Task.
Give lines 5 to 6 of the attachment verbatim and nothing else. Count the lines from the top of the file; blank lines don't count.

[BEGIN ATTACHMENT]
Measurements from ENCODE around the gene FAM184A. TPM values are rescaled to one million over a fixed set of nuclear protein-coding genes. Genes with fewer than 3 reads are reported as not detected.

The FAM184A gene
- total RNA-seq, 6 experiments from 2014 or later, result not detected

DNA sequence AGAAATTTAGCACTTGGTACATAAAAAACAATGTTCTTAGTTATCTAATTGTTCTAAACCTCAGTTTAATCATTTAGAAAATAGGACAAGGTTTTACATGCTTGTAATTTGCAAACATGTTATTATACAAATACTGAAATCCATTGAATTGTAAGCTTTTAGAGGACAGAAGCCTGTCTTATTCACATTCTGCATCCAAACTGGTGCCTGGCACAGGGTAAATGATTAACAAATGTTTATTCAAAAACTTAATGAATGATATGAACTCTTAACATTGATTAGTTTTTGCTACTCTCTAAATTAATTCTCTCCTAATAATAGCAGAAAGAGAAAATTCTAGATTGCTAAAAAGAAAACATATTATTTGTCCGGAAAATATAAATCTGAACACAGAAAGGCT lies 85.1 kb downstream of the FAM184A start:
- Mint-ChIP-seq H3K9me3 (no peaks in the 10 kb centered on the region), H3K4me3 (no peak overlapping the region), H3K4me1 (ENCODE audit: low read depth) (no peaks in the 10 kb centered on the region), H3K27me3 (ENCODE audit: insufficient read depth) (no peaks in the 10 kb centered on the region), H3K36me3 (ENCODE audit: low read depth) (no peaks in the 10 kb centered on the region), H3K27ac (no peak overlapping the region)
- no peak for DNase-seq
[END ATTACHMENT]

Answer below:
- Mint-ChIP-seq H3K9me3 (no peaks in the 10 kb centered on the region), H3K4me3 (no peak overlapping the region), H3K4me1 (ENCODE audit: low read depth) (no peaks in the 10 kb centered on the region), H3K27me3 (ENCODE audit: insufficient read depth) (no peaks in the 10 kb centered on the region), H3K36me3 (ENCODE audit: low read depth) (no peaks in the 10 kb centered on the region), H3K27ac (no peak overlapping the region)
- no peak for DNase-seq